Five Great Chapter Books To Read With Your Kids
Did you know May 12-18 is Children’s Book Week according to the Children’s Book Council? I didn’t either until I decided to write about the chapter books my kids and I have enjoyed reading together. What a lucky coincidence.
When Max was three he loved a book called The Truck Book. The Truck Book was full of pictures of trucks with their names below. “Digger”, “Steam Roller”, and sometimes, for fun, a three worder would be thrown in, like Front End Loader. Reading this book at bedtime was one of the darkest hours of my day. It’s not that I needed to be reading Kafka at bedtime, but something with a narrative, a plot, a climax….even just one of those things would have been nice. I tried to hide the book. I tried to insist that tonight we’re reading a story, not a book of pictures. This didn’t go over very well and in the middle of the tantrum, I realized I’d just painted myself into one of those really stupid parenting corners. You know, the one where once you’re in it you realize it was really stupid to back yourself in?
So what if I hated the book, this was his time to sit with me and share something he loved. So for about ten excruciating months I feigned interest and glee at Fuel Tankers and Back Hoes.
When my daughter started reading chapter books to herself at bedtime I realized a couple things. I could probably start reading chapter books with my son and this would make each night like a television episode. Each night we’d close the book and wonder what would happen tomorrow. I also realized I could read with my daughter, trading pages, or I could bring my own book to her room and read next to her on the bed.
I realize neither of these things are particularly novel ideas, but still reading chapter books with my kids and next to my kids has been such a simple pleasure for all of us, I highly recommend it. Here are five of my family’s favorite chapter books to get you started.
The Chocolate Touch by Patrick Skene Catling
I read this book as a third grader and did my very first book report on it. I convinced my mother to let me pass out whole Hershey bars during my presentation. John Midas is a chocoholic and after a visit to a very special candy store he finds that everything he touches turns to chocolate. This sounds wonderful to kids, but soon, as everything turns to chocolate he’s totally turned off the stuff, like me and ice cream after my first summer job. This is a great book to spark imagination in your kid, mine have spent hours imagining turning my entire house into chocolate. Especially our very fat cat, imagine all the chocolate!
The Mouse and the Motorcycle by Beverly Cleary
Beverly Cleary is one of my favorite authors, probably because I grew up reading her books. Shockingly I’d never read this book. This was great fun for my daughter because she’d already read it in school, and so could be the ‘expert’ as we read it together at bedtime. Ralph is a mouse living in a hotel when Keith and his family check in. Ralph can’t resist Keith’s toy motorcycle and heads out on adventures. Huge hit with the kids, especially Max who is completely dumbfounded why, if he can ride a two wheeler, he can’t ride a motorcycle?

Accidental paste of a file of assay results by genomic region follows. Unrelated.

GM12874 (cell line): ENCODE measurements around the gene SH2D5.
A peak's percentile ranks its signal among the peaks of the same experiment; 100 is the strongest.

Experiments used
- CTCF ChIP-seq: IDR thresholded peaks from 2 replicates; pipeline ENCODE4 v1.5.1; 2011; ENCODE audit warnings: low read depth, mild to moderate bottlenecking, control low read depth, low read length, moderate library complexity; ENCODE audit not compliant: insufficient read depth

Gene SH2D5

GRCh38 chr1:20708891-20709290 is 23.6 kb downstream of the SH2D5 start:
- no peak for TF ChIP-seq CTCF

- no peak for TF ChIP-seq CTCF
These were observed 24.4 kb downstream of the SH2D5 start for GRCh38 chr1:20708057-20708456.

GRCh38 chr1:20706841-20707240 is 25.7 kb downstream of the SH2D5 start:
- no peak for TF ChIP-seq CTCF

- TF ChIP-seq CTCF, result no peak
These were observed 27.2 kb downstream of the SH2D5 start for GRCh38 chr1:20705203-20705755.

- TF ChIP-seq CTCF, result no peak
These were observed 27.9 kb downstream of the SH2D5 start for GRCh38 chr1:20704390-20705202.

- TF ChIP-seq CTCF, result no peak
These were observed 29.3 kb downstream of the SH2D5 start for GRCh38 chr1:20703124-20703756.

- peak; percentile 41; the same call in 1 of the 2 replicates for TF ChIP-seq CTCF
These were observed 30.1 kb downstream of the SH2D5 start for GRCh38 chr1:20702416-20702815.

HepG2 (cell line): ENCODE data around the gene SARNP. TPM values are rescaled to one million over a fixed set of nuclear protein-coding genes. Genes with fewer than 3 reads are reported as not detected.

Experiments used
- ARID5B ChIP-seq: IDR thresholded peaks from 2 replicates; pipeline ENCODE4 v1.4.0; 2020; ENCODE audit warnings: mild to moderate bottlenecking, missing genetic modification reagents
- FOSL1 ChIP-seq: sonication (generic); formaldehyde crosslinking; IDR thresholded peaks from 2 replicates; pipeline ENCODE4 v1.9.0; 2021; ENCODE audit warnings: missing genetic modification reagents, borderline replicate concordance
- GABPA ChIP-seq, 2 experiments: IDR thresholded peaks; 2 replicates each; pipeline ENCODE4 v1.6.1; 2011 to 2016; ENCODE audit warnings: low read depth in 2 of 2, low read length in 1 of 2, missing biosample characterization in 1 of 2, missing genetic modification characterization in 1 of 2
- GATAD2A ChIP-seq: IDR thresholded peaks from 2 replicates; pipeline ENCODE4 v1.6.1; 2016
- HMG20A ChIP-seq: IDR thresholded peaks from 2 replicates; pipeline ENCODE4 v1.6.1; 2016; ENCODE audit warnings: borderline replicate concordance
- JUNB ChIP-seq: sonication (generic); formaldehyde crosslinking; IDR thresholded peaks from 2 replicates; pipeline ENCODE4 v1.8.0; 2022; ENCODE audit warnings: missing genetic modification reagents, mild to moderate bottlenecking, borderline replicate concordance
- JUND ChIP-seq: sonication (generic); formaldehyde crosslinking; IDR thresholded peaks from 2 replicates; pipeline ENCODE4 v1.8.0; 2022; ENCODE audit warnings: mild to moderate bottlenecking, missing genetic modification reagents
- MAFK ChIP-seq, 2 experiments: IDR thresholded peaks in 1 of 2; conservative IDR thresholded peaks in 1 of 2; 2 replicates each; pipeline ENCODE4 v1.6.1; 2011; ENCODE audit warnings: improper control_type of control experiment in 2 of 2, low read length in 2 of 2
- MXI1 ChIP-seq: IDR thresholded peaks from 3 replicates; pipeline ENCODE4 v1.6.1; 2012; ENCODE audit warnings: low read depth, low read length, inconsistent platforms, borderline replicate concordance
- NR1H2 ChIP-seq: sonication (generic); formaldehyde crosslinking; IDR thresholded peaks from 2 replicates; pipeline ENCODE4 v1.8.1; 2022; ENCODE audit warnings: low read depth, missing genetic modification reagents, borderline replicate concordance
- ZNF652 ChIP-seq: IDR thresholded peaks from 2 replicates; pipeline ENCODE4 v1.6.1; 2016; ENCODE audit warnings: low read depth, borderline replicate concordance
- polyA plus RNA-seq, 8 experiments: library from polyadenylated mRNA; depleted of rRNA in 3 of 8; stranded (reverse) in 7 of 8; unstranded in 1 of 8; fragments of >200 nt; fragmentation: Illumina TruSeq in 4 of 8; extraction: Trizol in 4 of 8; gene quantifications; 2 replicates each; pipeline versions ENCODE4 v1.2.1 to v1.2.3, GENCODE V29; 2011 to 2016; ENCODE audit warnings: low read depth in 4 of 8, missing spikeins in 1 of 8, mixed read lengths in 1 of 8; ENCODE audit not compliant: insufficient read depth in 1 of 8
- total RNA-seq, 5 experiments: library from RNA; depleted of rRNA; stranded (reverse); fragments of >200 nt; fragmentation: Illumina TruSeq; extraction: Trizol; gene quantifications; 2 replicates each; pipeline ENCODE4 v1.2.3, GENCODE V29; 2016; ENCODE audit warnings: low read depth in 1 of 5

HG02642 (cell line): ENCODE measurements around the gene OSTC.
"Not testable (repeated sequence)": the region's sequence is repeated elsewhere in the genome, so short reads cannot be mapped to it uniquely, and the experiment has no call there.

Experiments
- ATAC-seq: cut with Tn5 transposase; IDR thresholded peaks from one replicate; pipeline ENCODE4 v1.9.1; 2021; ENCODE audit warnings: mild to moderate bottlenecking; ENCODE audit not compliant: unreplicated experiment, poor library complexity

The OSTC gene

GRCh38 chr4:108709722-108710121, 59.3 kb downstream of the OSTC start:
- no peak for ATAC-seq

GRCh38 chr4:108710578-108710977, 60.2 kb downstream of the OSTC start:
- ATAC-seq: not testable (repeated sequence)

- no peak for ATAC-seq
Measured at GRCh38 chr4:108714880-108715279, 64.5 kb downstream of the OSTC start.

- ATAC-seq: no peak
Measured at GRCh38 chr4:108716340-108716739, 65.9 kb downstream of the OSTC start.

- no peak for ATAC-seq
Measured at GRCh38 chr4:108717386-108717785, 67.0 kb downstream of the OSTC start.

Marley: A Dog Like No Other by John Grogan
This is the story of Marley, “The World’s Worst Dog” adapted for young readers from Grogan’s original title, Marley & Me. My daughter’s life revolves around dogs. How life isn’t fair because she doesn’t have a dog, how she might convince her parents to get a dog, how her life would be so much better with a dog. She likes to read dog stories, volunteers at the Humane Society and is obsessed with dog training shows. Reading about Marley, who is actually a pretty bad dog but also the best dog for that family, was a divine torture for the both of us. Contrary to Madison’s long held beliefs, I do want to have a dog, but we’re waiting until all of us are ready for such a big commitment. If you have a dog lover in your family, this is an entertaining read for both of you. (There’s also a picture book version available.)
The Lion, the Witch and the Wardrobe (Narnia) by CS Lewis
We read this book before watching the movie and that’s another great way to approach choosing chapter books to read together. Reading the book will almost always make a movie more meaningful (to both kids and adults). It will also explain why, in 9th grade, when they insist it’s “The same…” to watch To Kill A Mockingbird as it is to read the book, it’s actually not. They can see how books are adapted and the results are often not exactly the same and this is why some great books become terrible movies. You’re probably familiar with the story, but this was a fun repeat read for me.
D’Aulaires’ Book of Greek Myths by Ingri D’Aulaire and Edgar Parin D’Aulaire
So it’s not a chapter book really but myths are wonderful for young kids. My friend Jim at Sweet Juniper, who shares mythology with his three-year-old, inspired me to pull out this book I had from a 12th grade mythology class. It’s easy to forget how much these kinds of stories can impress young kids. They particularly love the story of Medusa and how you can only look at her through a reflection and the story of Persephone being taken by Hades for the winter causing her mother to mourn and cause the seasons.
Those are some good titles to start you thinking. If you need more help finding great chapter books to read with your kids, ask your librarian. A friend of ours who is a librarian would like you to know, “About 80% of what I do involves really boring clerical duties. But I do this job for the other 20%: leading storytimes, helping kids with projects and helping find perfect books for interested readers.” I see a new Library motto: “Librarians: Use Them!”
What are your favorite children’s chapter books?